For the past three semesters, I’ve worked as a part-time instructor at University of Applied Sciences in Darmstadt, Germany. Even this brief description makes my role sound more significant than it is; I just offer a single class in typeface design. During my first two semesters, this class met one day per week. This semester, I combined all of my hours into a nine-day workshop. Someday, I will post more about the work from those classes. Let me just conclude this paragraph by writing that my students are all in the Hauptstudium phase of their studies.
My students are from Darmstadt’s Faculty of Design, which is still on a German Diplom degree track; the switch to Bachelors and Masters degree curricula is yet to come. A Diplom curriculum is divided into halves: the Grundstudium and the Hauptstudium. Between these two parts, students complete an intermediary degree called a Vordiplom. In the past, many German design departments have considered the Grundstudium curricula to be the equivalent of foreign BA programs, making the Vordiplom a BA equivalent, and the Diplom an MA equivalent. Other countries often interpret the German degree system rather differently. The in’s and out’s of this are far too complex for today’s post.
During the past two weeks, a number of online articles on design education have caught my attention. Some of these are specific to typeface design, but not all of them. Also, two are written in German. However, I would like to recommend all of them to my readers.
1. A Case for Type Design Education
First, Canada Type‘s Patrick Griffin makes the case for a type design degree program in Canada. I’m not sure whether he is suggesting a new undergraduate degree program (i.e., a BA), or another graduate degree program. He mentions in the article that the only two places in the world where type design may be studied are the programs at the University of Reading or in The Hague.
This is not quite accurate. There is a graduate certificate program in type design at the Zurich University of the Arts. Also, a unique program under the auspices of Fred Smeijers is on the books at the Academy of Visual Arts Leipzig. This seems to be someone separate from the standard Diplom curriculum at that school, and only available to advanced students. Still, I think that it should be considered postgraduate education as well—although this ties into the international accreditation of the older German degree system, which I touched upon above. I believe that in Latin America, there is at least one Spanish-language MA program, and there may be another in Spain as well. Patrick also does not mention that type design courses are offered as electives at many universities in several countries, but this may acceptably be left out of the article, as single semester classes are not a substitute for a dedicated curriculum.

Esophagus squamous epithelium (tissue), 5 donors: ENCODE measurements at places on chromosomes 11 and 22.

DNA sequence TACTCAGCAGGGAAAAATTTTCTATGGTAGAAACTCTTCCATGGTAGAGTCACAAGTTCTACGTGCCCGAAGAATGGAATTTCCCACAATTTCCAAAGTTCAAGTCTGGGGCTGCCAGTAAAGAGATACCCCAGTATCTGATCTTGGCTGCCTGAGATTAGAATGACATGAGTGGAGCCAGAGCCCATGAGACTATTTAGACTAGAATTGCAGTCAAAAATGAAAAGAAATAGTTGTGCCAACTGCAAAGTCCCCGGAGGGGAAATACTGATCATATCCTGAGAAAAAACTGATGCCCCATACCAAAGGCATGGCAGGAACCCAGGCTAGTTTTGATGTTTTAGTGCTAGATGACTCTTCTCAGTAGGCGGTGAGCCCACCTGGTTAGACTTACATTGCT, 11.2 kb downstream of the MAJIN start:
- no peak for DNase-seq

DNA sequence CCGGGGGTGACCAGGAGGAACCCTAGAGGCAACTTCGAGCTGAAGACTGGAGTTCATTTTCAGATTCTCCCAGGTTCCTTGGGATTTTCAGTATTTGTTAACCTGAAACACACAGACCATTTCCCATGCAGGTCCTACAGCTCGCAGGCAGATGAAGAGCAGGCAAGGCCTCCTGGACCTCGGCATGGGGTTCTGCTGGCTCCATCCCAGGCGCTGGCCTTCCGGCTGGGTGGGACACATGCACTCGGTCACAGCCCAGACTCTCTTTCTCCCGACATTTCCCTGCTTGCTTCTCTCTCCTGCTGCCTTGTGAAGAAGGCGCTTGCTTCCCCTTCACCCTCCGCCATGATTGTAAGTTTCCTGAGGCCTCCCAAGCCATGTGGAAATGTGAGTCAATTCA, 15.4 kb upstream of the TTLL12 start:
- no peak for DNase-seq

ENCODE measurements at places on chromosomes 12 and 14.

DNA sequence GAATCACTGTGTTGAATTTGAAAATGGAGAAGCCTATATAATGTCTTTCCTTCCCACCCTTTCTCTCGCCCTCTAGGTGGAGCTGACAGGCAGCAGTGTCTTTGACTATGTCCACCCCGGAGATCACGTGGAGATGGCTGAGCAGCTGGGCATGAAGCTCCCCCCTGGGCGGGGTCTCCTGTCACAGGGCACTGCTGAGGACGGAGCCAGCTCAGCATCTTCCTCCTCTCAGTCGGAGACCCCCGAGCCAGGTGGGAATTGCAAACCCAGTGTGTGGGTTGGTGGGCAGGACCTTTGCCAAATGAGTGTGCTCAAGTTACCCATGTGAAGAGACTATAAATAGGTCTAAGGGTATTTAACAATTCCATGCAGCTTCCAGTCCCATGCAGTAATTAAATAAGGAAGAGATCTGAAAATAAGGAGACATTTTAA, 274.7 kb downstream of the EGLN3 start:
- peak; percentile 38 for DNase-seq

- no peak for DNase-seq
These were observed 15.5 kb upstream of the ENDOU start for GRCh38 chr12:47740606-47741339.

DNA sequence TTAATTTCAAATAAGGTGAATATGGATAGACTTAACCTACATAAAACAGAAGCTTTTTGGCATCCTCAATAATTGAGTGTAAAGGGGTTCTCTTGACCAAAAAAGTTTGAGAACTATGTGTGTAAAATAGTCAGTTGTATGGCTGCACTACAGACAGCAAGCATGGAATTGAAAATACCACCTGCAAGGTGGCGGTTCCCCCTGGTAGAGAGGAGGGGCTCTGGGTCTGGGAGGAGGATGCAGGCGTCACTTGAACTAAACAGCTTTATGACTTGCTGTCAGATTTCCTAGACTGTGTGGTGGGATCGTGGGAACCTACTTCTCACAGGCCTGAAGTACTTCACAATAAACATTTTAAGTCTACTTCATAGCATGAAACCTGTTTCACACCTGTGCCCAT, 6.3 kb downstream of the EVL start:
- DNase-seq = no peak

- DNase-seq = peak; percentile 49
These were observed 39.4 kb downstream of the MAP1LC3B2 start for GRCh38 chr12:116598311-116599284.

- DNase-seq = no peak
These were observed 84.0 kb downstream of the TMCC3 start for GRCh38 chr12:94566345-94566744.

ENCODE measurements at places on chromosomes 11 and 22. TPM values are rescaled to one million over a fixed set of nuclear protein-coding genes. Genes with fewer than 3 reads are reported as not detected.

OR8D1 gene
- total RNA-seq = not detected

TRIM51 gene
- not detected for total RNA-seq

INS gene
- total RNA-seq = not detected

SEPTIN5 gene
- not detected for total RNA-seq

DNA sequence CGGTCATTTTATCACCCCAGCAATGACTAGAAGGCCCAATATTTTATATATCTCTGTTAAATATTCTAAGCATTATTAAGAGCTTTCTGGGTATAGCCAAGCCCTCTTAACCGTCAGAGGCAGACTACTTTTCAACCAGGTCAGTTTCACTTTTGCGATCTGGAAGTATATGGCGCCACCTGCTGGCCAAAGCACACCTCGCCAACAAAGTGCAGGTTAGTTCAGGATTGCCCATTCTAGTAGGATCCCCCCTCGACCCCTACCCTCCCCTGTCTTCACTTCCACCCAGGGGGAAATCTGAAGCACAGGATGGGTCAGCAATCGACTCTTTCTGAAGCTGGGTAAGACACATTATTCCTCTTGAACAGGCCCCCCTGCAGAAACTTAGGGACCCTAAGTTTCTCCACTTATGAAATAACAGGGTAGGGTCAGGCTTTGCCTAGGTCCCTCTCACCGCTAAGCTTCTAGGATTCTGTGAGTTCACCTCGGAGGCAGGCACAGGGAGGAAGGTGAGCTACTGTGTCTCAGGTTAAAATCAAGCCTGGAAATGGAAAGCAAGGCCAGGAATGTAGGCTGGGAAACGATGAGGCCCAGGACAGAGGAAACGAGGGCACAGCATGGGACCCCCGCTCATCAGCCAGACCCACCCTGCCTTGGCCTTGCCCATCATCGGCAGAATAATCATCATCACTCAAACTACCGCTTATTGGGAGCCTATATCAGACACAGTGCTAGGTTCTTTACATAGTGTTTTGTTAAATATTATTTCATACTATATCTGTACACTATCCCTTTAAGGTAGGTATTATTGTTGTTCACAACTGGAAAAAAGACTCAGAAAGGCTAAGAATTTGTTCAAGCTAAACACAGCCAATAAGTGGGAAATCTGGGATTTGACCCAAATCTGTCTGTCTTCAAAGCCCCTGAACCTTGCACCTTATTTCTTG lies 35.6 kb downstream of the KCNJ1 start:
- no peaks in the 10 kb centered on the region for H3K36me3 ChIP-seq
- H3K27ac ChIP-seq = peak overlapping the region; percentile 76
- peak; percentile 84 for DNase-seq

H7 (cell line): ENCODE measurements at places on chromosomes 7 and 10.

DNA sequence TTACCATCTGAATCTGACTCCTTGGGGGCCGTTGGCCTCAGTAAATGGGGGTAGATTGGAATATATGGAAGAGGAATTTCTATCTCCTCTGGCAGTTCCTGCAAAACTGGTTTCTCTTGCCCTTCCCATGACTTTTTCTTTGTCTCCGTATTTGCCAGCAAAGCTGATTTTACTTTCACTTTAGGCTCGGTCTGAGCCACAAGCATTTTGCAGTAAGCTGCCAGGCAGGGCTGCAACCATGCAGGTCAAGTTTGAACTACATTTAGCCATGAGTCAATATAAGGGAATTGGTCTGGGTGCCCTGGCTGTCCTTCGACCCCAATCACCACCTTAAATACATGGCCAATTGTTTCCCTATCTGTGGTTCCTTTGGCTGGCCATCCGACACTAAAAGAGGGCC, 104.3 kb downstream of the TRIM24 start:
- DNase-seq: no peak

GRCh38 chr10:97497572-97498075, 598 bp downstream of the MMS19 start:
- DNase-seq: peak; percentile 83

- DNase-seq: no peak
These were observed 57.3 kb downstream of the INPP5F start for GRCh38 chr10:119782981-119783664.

I’m sure that Canada as a whole, or perhaps Toronto or Montreal specifically, do have the resources necessary to support a postgraduate type design course. However, I would be willing to bet that, if universities in North America were to start founding type design courses, the first institutions to do this would probably be in the United States, rather than in Canada. In fact, the Savannah College of Art and Design already lists a graduate certificate in typeface design on their website, although I am not personally familiar with the work made on that course, or with the course’s current faculty, students, or graduates.
2. Die richtige Ausbildung für Webdesigner
Not only is this article in German, it is quite Germany-specific. Author Oliver Jensen interviews two web designers (surely Germany has more than two web design experts?), asking them their opinions about web designer training. Germany still has established apprenticeships in certain fields, so it is not necessary to study graphic design (or anything else at the University level) in order to work as a web designer. This article runs through some of the options that many secondary school graduates face when considering a career in design—all design fields in general, not just web design.
3. A few things I’ve learned about typeface design
On I Love Typography, Gerry Leonidas reflects on his experiences as Reading’s MATD course director. As far as I know, this is the first good write-up about what goes on in type design at the University of Reading to have been published online. Two KABK graduates have written about their experiences during the Type]Media 2008 course on I Love Typography as well. But Gerry’s article tackles the problem of type design education as a whole, rather than reflecting on the actual activities that students go through in the course of such a program.
4. Werde Lehrer für Typografie und Schriftentwurf and A conversation with Dan Reynolds on Bachelor & Master
Both of these links may be a little self-serving, but TypeOff. is my blog, and I am free to write as I please!
Today, Indra Kupferschmid posted a mention on her blog about a new staff position at the Stuttgart State Academy of Art and Design (in German). This is a very interesting position at a renowned institution, but the paygrade assigned to it is miserably low. I second Indra’s question as to what sorts of applicants they hope to attract for this. She writes, “show me the person with a masters degree and work experience who is willing to move to Stuttgart to work 39.5 hours per week for a TV-L 9 pay grade position, which has a starting gross salary of 2,229 Euro per month.”
My second link to her blog is a little older. it summarizes a Facebook discussion that she and I had last year about the pending Bachelor and Master degree reforms to the German educational system (in English).
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